This time last year, when I ran a screen for cheap stocks, one market segment kept popping up over and over again: small banks. I found 27 trading for less than 2 times book value with returns on equity north of 15%, a list that included Corus Bankshares
But I told you not to invest, and I hope you took my advice.
Why small and cheap is good
Both of these names, and many more like them, are down significantly over the past year -- Corus and FirstFed to the tune of 90%. Sure, all investors should seek out cheap small caps with good operating metrics; stocks like these can provide outsized returns to long-term investors, to the tune of more than 5 percentage points per year. But the recent experience of small-cap banks imparts an important lesson about the difference between trailing metrics and future outlooks.
As you've probably heard on the news, the entire financial sector has been sledgehammered this year by tightening liquidity, thanks to a subprime mortgage writedown bonanza. Former stalwarts such as Citigroup
Excuse me while I ... state the obvious
That industry carnage is the reason small-cap banks looked cheap earlier this year, and the resulting fallout is the reason they've gotten "cheaper" today. Still, I'm not buying. Here's why:
- With so many writedowns happening in the industry, it's hard to know which stated book values you can trust. When a writedown can put a multinational like Citigroup in peril, you know that it can be even worse for a small bank.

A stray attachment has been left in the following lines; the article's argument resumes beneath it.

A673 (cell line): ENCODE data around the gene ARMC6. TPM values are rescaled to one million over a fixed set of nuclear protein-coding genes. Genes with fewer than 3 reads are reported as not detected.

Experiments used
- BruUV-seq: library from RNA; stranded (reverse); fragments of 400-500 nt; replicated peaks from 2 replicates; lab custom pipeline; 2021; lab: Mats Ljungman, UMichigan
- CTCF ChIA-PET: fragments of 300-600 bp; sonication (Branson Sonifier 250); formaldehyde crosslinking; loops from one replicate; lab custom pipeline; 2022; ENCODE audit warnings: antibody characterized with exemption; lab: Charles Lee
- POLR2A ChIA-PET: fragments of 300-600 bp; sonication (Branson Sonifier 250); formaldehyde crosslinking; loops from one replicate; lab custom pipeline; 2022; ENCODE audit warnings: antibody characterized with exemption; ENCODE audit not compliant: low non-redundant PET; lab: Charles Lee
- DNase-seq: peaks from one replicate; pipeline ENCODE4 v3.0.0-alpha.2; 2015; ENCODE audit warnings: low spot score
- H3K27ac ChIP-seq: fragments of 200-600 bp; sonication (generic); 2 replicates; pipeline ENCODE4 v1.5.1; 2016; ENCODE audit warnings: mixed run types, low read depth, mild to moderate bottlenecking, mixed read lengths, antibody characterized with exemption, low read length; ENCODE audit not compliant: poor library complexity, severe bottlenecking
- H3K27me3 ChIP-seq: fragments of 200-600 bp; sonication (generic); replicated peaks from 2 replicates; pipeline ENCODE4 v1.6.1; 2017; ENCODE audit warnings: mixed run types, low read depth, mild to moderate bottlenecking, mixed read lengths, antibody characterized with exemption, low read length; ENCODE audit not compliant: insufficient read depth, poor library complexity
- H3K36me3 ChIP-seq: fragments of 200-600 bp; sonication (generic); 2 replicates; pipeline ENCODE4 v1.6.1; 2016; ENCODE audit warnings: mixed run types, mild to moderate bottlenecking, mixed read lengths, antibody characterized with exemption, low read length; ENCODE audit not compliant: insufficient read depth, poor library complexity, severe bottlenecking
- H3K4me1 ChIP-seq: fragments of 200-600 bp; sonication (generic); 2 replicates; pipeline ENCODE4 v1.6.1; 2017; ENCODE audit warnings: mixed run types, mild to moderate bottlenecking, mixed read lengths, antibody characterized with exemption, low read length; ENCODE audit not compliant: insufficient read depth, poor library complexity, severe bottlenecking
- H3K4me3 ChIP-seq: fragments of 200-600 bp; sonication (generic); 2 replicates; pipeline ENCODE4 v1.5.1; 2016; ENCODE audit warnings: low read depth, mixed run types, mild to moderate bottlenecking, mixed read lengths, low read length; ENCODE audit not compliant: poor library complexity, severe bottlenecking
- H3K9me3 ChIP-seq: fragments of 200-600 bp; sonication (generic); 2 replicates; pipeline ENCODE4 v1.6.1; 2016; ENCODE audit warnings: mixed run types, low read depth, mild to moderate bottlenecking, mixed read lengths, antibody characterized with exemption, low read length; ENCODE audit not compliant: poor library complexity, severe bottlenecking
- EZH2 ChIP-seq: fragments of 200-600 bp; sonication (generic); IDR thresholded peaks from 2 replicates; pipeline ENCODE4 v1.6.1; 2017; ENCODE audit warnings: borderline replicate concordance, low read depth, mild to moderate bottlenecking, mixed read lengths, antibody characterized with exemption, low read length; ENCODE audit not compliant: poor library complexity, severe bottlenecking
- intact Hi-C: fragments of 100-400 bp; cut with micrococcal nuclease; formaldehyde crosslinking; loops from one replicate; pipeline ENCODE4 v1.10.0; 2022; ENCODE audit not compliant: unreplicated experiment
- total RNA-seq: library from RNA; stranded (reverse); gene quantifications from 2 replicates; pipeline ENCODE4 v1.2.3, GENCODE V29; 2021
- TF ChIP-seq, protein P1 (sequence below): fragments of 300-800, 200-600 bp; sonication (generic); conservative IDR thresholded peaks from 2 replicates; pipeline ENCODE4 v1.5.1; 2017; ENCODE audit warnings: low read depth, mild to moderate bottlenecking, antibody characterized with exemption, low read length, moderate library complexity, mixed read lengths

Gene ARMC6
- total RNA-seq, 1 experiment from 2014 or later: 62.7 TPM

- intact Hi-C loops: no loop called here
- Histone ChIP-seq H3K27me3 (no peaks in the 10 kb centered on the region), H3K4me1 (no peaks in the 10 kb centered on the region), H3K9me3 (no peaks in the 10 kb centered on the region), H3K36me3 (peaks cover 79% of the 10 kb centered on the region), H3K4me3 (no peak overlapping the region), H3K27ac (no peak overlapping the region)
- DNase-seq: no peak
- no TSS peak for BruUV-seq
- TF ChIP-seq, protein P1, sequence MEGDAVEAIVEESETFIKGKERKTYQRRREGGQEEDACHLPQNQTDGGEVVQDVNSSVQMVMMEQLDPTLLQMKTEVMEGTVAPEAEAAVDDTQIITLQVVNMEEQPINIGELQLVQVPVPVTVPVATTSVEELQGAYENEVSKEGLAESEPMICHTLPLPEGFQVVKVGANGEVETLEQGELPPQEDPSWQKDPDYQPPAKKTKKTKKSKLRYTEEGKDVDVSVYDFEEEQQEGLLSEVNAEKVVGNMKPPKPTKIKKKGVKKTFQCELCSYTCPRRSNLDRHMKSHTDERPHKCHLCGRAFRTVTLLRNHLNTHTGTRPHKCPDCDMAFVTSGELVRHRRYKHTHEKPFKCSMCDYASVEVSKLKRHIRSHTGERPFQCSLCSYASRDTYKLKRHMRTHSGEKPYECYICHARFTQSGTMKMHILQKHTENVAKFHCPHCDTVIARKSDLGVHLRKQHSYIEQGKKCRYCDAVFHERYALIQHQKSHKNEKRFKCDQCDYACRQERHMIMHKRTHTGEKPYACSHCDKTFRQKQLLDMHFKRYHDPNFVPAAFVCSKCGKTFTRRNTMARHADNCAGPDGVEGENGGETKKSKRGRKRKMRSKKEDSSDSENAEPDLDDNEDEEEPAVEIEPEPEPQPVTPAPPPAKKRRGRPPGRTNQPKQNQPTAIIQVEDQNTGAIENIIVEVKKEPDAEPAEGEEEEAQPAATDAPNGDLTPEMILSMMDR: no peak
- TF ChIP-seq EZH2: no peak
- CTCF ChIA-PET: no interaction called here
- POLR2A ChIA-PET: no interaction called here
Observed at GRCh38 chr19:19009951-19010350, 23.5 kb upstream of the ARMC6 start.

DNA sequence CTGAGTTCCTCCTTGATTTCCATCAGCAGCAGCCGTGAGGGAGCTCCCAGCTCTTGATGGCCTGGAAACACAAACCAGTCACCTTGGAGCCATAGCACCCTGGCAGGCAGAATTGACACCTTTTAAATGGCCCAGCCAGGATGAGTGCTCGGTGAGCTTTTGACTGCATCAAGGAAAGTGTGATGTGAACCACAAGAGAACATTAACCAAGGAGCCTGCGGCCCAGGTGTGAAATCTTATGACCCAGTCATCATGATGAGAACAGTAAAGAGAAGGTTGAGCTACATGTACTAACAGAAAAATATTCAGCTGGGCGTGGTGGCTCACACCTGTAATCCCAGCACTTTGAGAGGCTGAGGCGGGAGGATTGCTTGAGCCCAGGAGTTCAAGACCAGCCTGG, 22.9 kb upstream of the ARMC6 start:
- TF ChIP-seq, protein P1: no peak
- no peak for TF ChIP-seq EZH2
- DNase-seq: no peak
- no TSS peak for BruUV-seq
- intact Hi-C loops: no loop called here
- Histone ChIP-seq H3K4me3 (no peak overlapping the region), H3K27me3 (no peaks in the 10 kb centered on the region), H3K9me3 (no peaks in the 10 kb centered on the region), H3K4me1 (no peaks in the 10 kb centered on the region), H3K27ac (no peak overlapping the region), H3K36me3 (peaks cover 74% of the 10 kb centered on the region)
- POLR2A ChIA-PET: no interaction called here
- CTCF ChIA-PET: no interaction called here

- There's no near-term catalyst, and I don't see a quick turnaround in housing or consumer confidence. That means slower growth and an unresponsive market, alongside greater government regulation of the industry.
- The recent government intervention is going to take time to work.
Early is wrong
Now, if you also like cheap stocks (and tally-ho if you do), you're ready to tell me to stop looking a gift horse in the mouth, to take cheap when I can get it, and to get ready to buy more if the banks I should be buying today fall further.
That's fine and dandy in theory, but as master money manager Ron Muhlenkamp reminded me when I shared these same thoughts with him last month, "If you're two years early, you're one and a half years wrong."
There's good news, though: Recent market volatility means that there are cheap small caps with good operating metrics outside the banking industry. Our Motley Fool Hidden Gems small-cap investing team has our eye on a good number of them.
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This article was first published Nov. 16, 2007. It has been updated.
Tim Hanson owns no shares of any company mentioned. American Express is a Motley Fool Inside Value recommendation. The Fool owns shares of American Express. and its disclosure policy reveals all positions when they exist.